6 U.S. Code § 279 https://www.law.cornell.edu/uscode/text/6/279
U.S. Department of Health and Human Services, Office of Refugee Resettlement, “Summary of Services,” April 20, 2015, https://www.acf.hhs.gov/orr/resource/children-entering-the-united-states-unaccompanied-section-3
Clare Foran, “Catholic Leader Calls Separating Mothers and Children at Border ‘Immoral,’ CNN, June 13, 2018, https://www.cnn.com/2018/06/13/politics/immigration-illegal-family-separation-catholic-bishops-asylum/index.html
Michael F. Haverluck, “Media Spins Child Immigrant Centers as ‘Concentration Camps,’” OneNewsNow.com, June 18, 2018, https://www.onenewsnow.com/media/2018/06/18/media-spins-child-immigrant-centers-as-concentration-camps
Ismael Perez, “PRO: Immigrant Children Are Kept in Safe Facilities,” Victoria Advocate, June 17, 2018, https://www.victoriaadvocate.com/news/pro-immigrant-children-are-kept-in-safe-facilities/article_296c0d0e-7112-11e8-b4f6-23ec61df9322.html
United States Holocaust Memorial Museum, “Concentration Camps, 1933-1939,” Holocaust Encyclopedia, https://www.ushmm.org/wlc/en/article.php?ModuleId=10005263
Joel B. Pollak, “Photos: Inside Shelter for Illegal Alien Children Separated from Parents,” Breitbart News, June 15, 2018, http://www.breitbart.com/california/2018/06/15/photos-inside-shelter-for-illegal-alien-children-separated-from-parents/
Stipulated Settlement Agreement, Jenny Lisette Flores,et al.v. Janet Reno,et al., Case No. CV 85-4544-RJK(Px) “Stipulated Settlement Agreement,” https://cliniclegal.org/sites/default/files/attachments/flores_v._reno_settlement_agreement_1.pdf
18 U.S. Code § 5035 https://www.law.cornell.edu/uscode/text/18/5035
Stephen Dinan, “Far from cages: Feds Pay $670 a Day to Make Unaccompanied Alien Children ‘Comfortable,’” The Washington Times, May 30, 2018, https://www.washingtontimes.com/news/2018/may/30/illegal-immigrant-children-cost-taxpayers-670-day/
Wollheim Memorial, “Auschwitz: Nutrition,” http://www.wollheim-memorial.de/en/ernaehrung_en
Frank Miles, “DHS Secretary Nielsen Slams ‘Irresponsible Media,’ Says No ‘Policy of Separating Families at the Border,’” June 17, 2018, http://www.foxnews.com/politics/2018/06/17/dhs-secretary-nielsen-slams-irresponsible-media-says-no-policy-separating-families-at-border.html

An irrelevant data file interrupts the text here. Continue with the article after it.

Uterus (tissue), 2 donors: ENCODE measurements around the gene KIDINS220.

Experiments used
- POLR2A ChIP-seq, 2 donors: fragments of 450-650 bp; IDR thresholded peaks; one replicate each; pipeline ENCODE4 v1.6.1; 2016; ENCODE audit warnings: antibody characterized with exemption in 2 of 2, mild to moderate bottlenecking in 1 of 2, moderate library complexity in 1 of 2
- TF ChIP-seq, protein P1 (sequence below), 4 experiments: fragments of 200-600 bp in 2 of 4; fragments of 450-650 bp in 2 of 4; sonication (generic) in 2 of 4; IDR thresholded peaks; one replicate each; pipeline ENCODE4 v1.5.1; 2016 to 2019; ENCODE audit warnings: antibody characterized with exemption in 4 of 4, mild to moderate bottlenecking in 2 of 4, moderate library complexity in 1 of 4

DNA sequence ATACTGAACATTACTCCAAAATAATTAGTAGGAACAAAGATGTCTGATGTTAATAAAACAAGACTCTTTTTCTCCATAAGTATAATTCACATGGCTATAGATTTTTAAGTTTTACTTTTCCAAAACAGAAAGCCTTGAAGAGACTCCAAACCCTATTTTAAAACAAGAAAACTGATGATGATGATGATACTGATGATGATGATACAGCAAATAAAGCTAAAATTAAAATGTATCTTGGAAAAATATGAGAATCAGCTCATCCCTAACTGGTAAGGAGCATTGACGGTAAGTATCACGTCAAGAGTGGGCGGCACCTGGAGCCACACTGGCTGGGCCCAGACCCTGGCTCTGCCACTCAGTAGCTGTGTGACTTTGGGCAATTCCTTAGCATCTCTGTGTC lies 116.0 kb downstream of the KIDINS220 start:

International Labour Organization, “Statistics on Forced Labour, Modern Slavery and Human Trafficking,” http://www.ilo.org/global/topics/forced-labour/statistics/lang—en/index.htm
Axel Storen Weden, “Deadly Human Trafficking Business on Mexico-U.S. Border,” Al Jazeera, January 24, 2016, https://www.aljazeera.com/indepth/features/2016/01/deadly-human-trafficking-business-mexico-border-160117073423022.html
U.S. Department of Homeland Security, Office of Inspector General, “ICE and USCIS Could Improve Data Quality and Exchange to Help Identify Potential Human Trafficking Cases,” January 4, 2016, https://www.oig.dhs.gov/assets/Mgmt/2016/OIG-16-17-Jan16.pdf
Malia Zimmerman, “U.S. Visa System Routinely Gamed by Human Traffickers, Says Ex-Federal Official,” Fox News, January 15, 2016, http://www.foxnews.com/us/2016/01/15/us-visa-system-routinely-gamed-by-human-traffickers-says-ex-federal-official.html
U.S. Senate, Permanent Subcommittee on Investigations, Committee on Homeland Security and Government Affairs, “Protecting Unaccompanied Alien Children from Trafficking and Other Abuses: The Role of the Office of Refugee Resettlement,” January 28, 2016, https://www.hsgac.senate.gov/imo/media/doc/Majority%20&%20Minority%20Staff%20Report%20-%20Protecting%20Unaccompanied%20Alien%20Children%20from%20Trafficking%20and%20Other%20Abuses%202016-01-282.pdf
United Nations Office on Drugs and Crime, Anti-Human Trafficking Manual for Criminal Justice Practitioners, Module 7, p. 14, https://www.unodc.org/documents/human-trafficking/TIP_module7_Ebook.pdf
U.S. Citizenship and Immigration Services, “Asylum,” https://www.uscis.gov/humanitarian/refugees-asylum/asylum
David Inserra, “Issue Brief – Seeking Asylum: Congress Should Fix Critical Loopholes to Secure the Southern Border and Help the Persecuted,” The Heritage Foundation, May 7, 2018, https://www.heritage.org/sites/default/files/2018-05/IB4851_0.pdf
See, Andrew R. Arthur, “Fraud in the ‘Credible Fear’ Process,” Center for Immigration Studies,April 19, 2017, https://cis.org/Report/Fraud-Credible-Fear-Processand Government Accountability Office, “Asylum: Additional Actions Needed to Assess and Address Fraud Risks,” GAO-16-50, December 2015, https://www.gao.gov/assets/680/673941.pdf